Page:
SCIENTIFIC NAME: Durio zibethinus
FAMILY: Bombacaceae

Durian is a fruit. Some people don't like it and compete with one another to produce disgusting metaphors describing the smell and, if they have gotten that far, the taste of durian. In all honesty, I have never consumed blancmange in an outhouse, nor have I eaten custard laced with Worcestershire sauce, but I have eaten durian and it all seems wide of the mark to me.

There are also people who do like durian - a lot. In Malaysia, where durian approaches being a national obsession, superior trees are named and the fruit is sold for extravagant prices while little more than the size of acorns. When durian prices are high, national economic indicators wobble precariously, and for the two or three months when the season is at its peak, much of the population chronically suffers from mild indigestion produced by over-indulgence at durian feasts.

Durians are melon-sized. The skin is tough and covered with sharp spines; the name comes from the Malay word duri which means thorn or spine. Each fruit contains several seed compartments and it is the pulp surrounding the seeds that is eaten.

Selecting a Durian
When you set out to buy a durian, you confront skin that would be the envy of a rhinoceros. The question is how to find out what is inside.

A ripe durian falls off the tree of its own accord, so underripe fruit rarely appear on the market. Durians, however, vary considerably, and many techniques have been developed to select good specimens. You can smell them, shake them, run a fingernail across the spines and listen to them, and heft them (heavy ones contain more seed and less flesh so lighter ones are preferable). Or you can go halfway across town to the third stall on the second side street past the big tree and ask for Ah Kuci or Tipu or whoever, and tell him to select a fruit for you. These procedures are about as good as choosing your durian at random, but they are much more satisfying.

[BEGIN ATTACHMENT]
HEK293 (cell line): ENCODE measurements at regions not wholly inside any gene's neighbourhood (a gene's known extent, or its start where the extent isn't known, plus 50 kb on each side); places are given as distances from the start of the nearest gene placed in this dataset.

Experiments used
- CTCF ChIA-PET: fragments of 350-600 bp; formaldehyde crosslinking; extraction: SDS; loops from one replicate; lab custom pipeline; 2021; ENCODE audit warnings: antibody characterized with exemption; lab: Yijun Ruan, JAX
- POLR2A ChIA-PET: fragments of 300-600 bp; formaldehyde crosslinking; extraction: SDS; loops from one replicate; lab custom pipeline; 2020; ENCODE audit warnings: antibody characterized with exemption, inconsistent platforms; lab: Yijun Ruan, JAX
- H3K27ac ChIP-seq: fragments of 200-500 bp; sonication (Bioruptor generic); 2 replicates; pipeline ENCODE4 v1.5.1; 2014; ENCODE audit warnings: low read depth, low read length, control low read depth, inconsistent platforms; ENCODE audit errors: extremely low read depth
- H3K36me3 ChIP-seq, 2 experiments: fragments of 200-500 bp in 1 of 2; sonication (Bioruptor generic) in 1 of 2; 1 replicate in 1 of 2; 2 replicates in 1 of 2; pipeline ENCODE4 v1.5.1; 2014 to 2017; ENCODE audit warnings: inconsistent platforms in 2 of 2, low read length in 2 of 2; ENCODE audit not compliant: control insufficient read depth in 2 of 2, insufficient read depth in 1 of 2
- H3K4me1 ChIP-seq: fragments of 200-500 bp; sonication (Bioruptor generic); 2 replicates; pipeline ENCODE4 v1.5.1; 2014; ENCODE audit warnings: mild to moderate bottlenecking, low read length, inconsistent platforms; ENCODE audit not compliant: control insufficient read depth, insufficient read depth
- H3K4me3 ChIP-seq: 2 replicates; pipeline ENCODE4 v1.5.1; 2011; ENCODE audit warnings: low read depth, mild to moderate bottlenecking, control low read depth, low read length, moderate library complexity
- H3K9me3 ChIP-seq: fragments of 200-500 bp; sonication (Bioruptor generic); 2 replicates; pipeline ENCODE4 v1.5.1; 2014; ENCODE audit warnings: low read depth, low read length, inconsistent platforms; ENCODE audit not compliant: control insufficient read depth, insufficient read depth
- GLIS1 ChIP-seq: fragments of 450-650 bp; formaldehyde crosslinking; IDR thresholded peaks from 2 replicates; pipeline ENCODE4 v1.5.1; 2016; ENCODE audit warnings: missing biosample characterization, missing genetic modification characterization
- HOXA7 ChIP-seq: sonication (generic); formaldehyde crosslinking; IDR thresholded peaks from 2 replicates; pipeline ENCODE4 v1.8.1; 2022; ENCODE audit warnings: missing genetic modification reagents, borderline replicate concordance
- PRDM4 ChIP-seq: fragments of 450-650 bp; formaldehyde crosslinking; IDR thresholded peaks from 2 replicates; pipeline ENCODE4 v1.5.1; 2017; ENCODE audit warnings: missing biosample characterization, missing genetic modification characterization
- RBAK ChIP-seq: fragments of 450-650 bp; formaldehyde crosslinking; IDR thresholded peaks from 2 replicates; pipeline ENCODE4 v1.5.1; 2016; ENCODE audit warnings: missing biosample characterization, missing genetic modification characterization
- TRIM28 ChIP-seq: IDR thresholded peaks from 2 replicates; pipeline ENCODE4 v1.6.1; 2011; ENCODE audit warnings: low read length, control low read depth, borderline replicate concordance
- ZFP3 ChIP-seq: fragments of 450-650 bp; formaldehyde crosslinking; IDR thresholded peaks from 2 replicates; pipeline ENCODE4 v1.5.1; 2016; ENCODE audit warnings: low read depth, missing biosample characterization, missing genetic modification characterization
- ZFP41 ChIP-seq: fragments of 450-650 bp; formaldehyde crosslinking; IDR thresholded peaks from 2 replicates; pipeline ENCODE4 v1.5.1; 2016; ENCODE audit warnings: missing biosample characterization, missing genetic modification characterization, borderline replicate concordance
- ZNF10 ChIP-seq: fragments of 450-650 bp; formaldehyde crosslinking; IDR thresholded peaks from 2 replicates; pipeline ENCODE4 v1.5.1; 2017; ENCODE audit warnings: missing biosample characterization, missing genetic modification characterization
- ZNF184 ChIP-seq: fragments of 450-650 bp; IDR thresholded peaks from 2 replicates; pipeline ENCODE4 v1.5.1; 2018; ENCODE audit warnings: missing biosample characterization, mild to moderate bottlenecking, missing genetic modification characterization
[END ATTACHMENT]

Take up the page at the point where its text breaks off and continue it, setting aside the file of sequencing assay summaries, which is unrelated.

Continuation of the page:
Buying a Durian
This requires tact and skill. The procedure is as follows: you look at the durian and you look at the dealer. He looks at the durian and he looks at you. He hopes you haven't noticed the worm hole he has plugged up and covered with a leaf. You try M$1. He suddenly forgets that he can speak English. You try M$2 and it begins to come back to him. He suggests M$7, having more facility with that range of numbers. You discover the worm hole. He assures you it does not go through the skin and digs furiously at it with his knife, dropping the price to M$4. You look dubious. He cuts into the durian, opening a flap of skin well away from the aforementioned hole. You don't especially like what you see. He says that now the durian is cut you really ought to take it because he can't sell it to anyone else. You ignore this and go on to the next stall where you smell, shake, listen and heft. Then you look at the dealer. He looks at you.